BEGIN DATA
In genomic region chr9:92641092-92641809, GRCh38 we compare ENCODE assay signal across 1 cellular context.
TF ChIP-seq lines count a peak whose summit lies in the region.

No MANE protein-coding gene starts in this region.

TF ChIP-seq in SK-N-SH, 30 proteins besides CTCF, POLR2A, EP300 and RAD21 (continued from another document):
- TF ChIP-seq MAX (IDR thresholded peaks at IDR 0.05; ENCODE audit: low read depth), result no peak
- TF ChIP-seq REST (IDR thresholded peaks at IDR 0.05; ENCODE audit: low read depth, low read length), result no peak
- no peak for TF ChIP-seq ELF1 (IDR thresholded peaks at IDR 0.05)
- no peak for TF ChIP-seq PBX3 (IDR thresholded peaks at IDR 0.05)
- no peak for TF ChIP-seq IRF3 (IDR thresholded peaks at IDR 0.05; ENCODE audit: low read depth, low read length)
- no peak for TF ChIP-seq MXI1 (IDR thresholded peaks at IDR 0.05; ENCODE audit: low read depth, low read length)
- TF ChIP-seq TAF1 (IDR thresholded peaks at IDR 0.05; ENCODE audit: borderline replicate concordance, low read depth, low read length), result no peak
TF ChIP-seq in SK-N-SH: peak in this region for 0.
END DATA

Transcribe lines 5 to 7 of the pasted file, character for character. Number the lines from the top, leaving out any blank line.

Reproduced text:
- TF ChIP-seq MAX (IDR thresholded peaks at IDR 0.05; ENCODE audit: low read depth), result no peak
- TF ChIP-seq REST (IDR thresholded peaks at IDR 0.05; ENCODE audit: low read depth, low read length), result no peak
- no peak for TF ChIP-seq ELF1 (IDR thresholded peaks at IDR 0.05)